Yahweh uses his magic powers to create the sun.
Yahweh uses his magic powers to create the sun.

The Big Bang is a Big Myth

So, in reality matter cannot be created or destroyed. The miracle of creation is only possible in religious mythologies such as the Big Bang theory. The Big Bang is really just pseudo-scientific creationism and it’s not really supported by any evidence as is often claimed. It was originally a way for its creator (Georges Lemaître, a Catholic priest) to insert religious concepts into science. And that’s precisely what he did. Creatio ex nihilo is a religious concept, not a scientific one. Lemaître was invited to London in order to take part in a meeting of the British Association on the relation between the physical Universe and spirituality. There he proposed that the Universe expanded from an initial point (a singularity, aka nothing), which he called the "Primeval Atom" and developed in a report published in Nature. Lemaître himself also described his theory as "the Cosmic Egg exploding at the moment of the creation"; it became better known as the "Big Bang theory," a term coined by Fred Hoyle.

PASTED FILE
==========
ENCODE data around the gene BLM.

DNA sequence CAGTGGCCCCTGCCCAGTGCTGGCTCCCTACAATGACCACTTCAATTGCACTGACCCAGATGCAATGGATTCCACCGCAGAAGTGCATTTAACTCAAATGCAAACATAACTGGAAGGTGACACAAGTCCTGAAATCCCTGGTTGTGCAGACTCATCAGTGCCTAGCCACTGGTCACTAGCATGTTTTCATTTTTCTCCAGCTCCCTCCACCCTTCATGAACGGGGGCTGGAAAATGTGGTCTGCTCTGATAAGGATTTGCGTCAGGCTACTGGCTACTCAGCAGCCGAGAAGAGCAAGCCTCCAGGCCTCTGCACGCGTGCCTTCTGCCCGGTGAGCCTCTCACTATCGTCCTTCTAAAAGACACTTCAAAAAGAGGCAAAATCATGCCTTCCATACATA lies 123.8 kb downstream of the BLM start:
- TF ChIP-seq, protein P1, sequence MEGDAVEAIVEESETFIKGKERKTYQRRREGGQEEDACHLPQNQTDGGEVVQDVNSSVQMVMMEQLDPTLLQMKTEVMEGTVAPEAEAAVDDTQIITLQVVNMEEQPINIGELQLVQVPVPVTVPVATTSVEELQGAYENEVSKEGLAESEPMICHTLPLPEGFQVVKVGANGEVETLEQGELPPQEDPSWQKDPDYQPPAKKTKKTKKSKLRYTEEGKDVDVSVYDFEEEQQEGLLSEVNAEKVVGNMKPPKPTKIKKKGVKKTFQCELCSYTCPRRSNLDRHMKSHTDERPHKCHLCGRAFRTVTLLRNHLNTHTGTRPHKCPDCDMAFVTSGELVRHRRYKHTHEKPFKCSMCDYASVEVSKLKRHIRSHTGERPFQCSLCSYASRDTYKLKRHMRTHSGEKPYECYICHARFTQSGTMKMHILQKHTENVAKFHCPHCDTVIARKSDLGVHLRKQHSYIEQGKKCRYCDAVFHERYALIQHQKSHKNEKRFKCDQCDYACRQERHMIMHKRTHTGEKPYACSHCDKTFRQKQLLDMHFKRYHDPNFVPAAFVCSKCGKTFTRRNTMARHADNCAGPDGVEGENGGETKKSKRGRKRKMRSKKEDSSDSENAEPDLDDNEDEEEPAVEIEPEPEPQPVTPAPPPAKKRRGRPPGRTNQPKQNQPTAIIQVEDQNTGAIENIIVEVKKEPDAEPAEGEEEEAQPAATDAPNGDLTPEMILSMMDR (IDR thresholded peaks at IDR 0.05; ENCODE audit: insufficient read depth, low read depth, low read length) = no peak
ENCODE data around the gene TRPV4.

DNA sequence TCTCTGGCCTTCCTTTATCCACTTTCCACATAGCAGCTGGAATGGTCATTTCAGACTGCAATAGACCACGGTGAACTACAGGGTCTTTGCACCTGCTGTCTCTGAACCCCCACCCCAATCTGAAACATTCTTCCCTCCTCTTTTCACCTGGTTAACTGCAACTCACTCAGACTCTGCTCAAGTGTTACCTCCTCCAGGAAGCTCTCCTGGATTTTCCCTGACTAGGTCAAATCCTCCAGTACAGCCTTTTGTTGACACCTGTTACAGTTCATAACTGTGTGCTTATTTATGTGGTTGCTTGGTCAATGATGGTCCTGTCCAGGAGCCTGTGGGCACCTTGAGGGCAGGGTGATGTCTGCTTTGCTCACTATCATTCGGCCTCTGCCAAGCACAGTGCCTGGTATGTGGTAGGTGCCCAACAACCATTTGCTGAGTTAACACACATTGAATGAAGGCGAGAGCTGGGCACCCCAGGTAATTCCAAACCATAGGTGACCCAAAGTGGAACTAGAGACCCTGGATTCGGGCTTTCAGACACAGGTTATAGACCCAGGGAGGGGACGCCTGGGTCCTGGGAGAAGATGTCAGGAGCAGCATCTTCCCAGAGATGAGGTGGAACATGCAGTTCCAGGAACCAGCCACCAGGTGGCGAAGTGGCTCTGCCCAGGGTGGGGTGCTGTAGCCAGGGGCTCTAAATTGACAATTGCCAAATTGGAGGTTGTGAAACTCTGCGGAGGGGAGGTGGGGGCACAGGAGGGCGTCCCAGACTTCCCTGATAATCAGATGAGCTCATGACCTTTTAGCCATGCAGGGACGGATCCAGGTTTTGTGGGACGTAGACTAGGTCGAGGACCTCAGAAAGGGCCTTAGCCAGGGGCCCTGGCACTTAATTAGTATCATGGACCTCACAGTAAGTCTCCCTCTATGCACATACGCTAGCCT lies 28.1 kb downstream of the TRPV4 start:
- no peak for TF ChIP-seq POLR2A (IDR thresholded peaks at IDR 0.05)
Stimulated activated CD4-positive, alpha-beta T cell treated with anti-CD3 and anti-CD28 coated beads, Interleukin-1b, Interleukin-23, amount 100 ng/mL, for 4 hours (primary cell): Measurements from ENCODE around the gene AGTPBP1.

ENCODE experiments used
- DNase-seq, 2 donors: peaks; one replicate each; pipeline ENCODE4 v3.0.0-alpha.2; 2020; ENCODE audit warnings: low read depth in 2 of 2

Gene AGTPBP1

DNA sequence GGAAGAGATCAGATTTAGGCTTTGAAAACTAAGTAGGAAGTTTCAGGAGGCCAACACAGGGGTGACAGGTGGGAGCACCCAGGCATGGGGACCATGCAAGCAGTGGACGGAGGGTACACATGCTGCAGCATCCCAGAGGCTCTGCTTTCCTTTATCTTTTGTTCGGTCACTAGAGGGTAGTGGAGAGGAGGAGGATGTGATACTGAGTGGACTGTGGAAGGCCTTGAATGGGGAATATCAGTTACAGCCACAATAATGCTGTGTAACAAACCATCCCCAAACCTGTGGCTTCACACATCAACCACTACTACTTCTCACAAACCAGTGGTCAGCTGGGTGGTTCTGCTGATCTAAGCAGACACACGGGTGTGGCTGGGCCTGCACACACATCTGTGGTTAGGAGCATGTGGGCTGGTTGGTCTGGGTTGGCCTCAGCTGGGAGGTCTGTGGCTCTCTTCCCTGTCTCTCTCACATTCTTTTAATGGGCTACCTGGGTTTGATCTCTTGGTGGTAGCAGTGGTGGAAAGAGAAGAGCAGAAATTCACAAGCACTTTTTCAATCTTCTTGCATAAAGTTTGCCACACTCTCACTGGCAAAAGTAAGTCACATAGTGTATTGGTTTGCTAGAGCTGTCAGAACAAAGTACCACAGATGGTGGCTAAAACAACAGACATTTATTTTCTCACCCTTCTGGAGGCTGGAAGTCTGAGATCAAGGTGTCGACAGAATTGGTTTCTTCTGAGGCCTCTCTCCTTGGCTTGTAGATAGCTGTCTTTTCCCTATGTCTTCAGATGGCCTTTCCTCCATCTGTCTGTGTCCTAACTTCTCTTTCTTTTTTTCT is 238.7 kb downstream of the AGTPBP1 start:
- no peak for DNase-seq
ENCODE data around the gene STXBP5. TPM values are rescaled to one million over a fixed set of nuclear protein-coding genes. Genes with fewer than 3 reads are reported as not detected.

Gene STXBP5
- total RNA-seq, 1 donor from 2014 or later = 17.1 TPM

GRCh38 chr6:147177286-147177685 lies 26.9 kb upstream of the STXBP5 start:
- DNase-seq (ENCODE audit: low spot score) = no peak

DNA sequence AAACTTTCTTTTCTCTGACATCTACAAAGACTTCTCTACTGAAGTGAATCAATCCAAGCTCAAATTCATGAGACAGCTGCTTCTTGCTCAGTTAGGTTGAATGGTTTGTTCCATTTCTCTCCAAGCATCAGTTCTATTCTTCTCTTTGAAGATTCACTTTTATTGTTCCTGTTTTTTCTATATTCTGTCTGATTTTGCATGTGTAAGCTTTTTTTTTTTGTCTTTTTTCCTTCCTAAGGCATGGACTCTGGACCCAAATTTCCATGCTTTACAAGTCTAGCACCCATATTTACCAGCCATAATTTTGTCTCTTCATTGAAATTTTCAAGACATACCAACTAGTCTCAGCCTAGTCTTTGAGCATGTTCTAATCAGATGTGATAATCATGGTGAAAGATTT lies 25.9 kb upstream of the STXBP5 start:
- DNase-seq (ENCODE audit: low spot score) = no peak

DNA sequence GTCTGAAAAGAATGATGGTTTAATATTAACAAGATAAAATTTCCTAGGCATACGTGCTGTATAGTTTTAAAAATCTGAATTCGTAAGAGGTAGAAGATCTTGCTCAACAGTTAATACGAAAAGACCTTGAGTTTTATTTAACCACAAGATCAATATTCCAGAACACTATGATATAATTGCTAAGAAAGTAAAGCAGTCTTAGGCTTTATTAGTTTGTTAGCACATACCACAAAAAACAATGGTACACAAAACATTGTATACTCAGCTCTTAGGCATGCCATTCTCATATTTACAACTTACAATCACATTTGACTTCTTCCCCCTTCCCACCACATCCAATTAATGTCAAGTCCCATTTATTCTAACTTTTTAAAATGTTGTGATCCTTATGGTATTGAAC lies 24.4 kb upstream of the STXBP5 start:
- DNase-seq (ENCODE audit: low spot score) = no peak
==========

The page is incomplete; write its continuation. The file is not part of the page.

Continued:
A phenomena known as ‘redshift’ is often used to try and support this theory. Redshift allegedly indicates that galaxies are being caused to move away from each other because of the ‘expansion of space’. However, there is a rational alternative to the ‘expanding space’ explanation. It's called ‘tired light’. As the vibration (wave-motion) that we perceive as 'light' propagates through it's medium (the aether), it eventually weakens, especially while having to pass through various gases and plasmas and will therefore shift to the red spectrum. (Incidentally, this also explains why the night sky isn't filled with infinite starlight. It's because light vibrations don't propagate forever, they come in contact with objects that cause the vibration to weaken.) So this 'expansion of space' idea is based off of an irrational interpretation of redshift. 'Tired light' is a rational explanation of redshift, whereas 'expanding space' is a very strange and counter-intuitive one. Rational explanations are always preferable to magical surrealistic ones.